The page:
Screen Shot 2013-01-13 at 9.33.09 PM

The Jan 10 article in question was titled ‘ST poll: More rooting for PAP’, which is misleading because out of the 50 Punggol residents surveyed, 19 supported PAP vs 10 for Opposition, and the remainder were ‘UNDECIDED’. It seems rather premature to say anything about the Punggol sentiment on the ground from such results, in particular something like ‘the EDGE that the ruling party appears to hold may be a reflection of  the incumbency advantage it has always held in a middle-class, traditionally PAP-leaning ward’. No details were given from the article on how the poll was conducted, but it appears that it was done through interviews of random residents. ST Editor Warren Fernandez confirmed my suspicions:

“Our reporters spoke with residents in Punggol East to get their comments and a sense of the ground for our election reports. This was not a full-scale survey, or scientific poll, by any means.

One would question the bias inherent in such straw polls where participants have to respond to a team of ST reporters who’re more than happy to publish your name and your OPINION for the whole country to see. It would be interesting, if it weren’t illegal, to see instead how Punggol residents would vote anonymously, through an online poll rather than having someone from a government-endorsed national paper approach you with a notepad and stuffing an audio recorder in your face. Maybe the 21 people weren’t ‘undecided’. They just didn’t feel comfortable, or afraid even. It’s as scientific as having Ah Long San going around asking what you think of graffiti. But that’s not quite the point is it? Does a straw poll have to be ‘full-scale’ and statistically rigorous before it is considered illegal? Here’s see what the Law says:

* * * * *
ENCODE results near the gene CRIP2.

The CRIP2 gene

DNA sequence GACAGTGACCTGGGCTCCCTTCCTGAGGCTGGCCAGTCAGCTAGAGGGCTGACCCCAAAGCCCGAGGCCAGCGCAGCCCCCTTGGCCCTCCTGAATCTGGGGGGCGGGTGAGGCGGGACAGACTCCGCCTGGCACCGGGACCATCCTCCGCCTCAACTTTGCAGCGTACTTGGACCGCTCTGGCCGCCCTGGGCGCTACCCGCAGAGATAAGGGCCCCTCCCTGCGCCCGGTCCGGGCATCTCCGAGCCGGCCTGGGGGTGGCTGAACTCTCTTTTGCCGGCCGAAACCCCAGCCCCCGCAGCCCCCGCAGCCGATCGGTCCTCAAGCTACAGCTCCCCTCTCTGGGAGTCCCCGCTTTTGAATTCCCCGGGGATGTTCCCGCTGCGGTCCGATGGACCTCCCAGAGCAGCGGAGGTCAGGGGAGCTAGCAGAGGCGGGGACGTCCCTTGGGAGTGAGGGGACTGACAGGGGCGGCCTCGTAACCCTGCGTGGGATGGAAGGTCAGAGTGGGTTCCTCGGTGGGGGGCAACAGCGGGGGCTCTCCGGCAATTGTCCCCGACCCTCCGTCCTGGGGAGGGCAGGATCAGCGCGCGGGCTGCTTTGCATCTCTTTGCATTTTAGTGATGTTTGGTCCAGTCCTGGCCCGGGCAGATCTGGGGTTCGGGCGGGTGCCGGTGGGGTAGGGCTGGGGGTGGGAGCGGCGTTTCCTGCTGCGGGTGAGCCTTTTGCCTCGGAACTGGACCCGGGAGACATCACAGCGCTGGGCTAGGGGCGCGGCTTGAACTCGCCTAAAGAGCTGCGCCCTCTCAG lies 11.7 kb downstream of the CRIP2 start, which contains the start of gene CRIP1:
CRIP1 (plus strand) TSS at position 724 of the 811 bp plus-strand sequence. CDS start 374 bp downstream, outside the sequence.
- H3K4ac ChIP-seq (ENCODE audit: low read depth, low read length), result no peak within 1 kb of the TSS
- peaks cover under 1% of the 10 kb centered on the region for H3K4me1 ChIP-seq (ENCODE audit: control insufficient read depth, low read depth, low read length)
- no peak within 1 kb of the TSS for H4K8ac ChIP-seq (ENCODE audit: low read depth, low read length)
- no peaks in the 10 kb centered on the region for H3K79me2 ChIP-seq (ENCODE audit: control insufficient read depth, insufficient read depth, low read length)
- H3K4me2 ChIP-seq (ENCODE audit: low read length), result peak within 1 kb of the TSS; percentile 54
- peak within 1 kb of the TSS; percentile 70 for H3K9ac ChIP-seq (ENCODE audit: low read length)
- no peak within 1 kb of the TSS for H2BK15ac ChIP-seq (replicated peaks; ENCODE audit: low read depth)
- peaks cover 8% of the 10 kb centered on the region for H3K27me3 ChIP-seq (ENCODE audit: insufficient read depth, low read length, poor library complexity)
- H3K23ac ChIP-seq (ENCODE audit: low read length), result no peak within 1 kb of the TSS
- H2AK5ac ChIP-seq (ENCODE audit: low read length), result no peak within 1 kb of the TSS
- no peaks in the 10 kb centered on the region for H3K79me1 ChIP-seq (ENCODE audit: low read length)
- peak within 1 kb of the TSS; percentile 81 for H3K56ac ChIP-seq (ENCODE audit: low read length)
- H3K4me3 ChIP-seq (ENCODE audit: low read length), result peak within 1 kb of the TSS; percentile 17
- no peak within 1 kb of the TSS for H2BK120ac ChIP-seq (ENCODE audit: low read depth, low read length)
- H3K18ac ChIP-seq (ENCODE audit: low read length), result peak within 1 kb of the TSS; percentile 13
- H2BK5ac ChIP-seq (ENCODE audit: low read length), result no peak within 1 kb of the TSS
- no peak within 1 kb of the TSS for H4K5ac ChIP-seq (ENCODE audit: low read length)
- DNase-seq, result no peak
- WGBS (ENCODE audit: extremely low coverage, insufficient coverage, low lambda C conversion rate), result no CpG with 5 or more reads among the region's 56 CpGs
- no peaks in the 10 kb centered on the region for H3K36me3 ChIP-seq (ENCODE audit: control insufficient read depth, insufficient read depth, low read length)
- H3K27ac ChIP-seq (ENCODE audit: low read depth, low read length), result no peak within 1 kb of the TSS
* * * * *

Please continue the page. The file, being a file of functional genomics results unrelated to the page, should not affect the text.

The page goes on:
Blackout period for election survey results 78C.

—(1)  No person shall publish or permit or cause to be published the results of any election survey during the period beginning with the day the writ of election is issued for an election and ending with the close of all polling stations on polling day at the election.

[31/2001]